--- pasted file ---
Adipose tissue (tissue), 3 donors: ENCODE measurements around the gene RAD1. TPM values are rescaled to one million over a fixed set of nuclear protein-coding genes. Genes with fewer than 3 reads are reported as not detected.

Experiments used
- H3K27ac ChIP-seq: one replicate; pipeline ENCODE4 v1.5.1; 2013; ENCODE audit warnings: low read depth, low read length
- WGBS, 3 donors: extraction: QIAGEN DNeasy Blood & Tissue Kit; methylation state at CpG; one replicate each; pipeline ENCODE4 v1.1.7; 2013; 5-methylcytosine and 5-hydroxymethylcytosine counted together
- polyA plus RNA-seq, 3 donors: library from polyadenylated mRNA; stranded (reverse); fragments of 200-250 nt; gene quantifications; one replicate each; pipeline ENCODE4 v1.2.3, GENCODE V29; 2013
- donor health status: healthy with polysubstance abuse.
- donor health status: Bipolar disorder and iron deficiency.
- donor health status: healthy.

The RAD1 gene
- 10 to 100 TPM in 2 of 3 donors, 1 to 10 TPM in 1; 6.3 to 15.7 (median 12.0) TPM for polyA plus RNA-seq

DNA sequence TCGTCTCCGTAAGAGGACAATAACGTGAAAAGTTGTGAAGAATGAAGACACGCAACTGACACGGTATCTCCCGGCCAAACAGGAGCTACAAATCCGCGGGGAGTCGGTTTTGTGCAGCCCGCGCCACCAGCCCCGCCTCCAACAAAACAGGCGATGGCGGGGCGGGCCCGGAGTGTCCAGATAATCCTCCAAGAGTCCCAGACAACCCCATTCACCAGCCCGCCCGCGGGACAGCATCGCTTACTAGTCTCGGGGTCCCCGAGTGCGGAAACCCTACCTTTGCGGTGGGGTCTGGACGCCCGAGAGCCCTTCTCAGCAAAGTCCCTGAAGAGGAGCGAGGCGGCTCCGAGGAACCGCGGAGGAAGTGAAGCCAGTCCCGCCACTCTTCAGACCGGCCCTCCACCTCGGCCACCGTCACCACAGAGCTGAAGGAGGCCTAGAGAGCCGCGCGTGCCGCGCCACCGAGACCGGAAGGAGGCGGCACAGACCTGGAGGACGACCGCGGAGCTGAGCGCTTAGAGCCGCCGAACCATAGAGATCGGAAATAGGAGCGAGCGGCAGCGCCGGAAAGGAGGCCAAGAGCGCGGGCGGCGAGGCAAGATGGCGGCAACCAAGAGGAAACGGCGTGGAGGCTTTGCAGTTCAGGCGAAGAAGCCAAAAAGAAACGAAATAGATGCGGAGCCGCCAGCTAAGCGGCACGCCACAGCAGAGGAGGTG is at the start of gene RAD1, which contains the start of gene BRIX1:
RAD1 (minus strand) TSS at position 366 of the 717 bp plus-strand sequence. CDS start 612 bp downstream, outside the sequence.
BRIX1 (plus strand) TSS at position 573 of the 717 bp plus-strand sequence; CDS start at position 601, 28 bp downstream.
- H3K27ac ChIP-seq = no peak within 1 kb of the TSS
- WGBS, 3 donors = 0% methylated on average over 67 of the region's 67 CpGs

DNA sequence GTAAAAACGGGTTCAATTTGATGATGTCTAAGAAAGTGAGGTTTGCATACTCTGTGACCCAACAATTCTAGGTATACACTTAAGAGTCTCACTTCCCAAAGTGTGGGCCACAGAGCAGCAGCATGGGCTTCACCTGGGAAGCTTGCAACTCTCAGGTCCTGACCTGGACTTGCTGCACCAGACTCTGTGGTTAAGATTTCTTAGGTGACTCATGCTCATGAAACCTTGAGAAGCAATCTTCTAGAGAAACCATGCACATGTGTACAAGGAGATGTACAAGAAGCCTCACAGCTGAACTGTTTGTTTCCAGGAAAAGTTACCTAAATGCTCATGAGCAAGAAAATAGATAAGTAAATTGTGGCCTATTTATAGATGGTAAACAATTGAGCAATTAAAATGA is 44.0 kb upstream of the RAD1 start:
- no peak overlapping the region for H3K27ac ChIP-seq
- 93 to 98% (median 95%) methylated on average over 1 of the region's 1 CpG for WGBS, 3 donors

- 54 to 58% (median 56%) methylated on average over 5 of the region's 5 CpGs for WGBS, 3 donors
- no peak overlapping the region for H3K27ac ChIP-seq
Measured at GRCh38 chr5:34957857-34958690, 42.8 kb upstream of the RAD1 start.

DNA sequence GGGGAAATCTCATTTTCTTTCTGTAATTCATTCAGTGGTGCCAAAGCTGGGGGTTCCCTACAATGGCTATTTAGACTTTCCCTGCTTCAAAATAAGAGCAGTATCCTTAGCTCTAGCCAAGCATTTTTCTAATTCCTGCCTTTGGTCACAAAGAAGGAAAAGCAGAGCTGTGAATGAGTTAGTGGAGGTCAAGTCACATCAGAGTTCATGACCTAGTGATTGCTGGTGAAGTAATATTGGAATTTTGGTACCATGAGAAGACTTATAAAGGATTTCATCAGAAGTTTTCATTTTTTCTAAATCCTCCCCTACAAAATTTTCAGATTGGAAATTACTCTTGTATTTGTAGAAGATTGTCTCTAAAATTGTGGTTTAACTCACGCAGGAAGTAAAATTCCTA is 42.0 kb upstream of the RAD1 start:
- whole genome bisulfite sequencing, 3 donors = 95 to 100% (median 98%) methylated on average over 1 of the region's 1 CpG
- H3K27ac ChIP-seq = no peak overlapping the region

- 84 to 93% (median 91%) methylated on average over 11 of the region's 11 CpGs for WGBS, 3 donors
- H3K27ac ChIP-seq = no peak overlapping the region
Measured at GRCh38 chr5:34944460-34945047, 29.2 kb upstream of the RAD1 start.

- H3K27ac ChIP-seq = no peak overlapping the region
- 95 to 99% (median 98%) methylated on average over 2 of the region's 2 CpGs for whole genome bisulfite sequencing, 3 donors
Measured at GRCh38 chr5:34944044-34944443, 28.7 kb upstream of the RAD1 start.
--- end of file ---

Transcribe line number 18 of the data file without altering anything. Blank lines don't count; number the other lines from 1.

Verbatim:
- 93 to 98% (median 95%) methylated on average over 1 of the region's 1 CpG for WGBS, 3 donors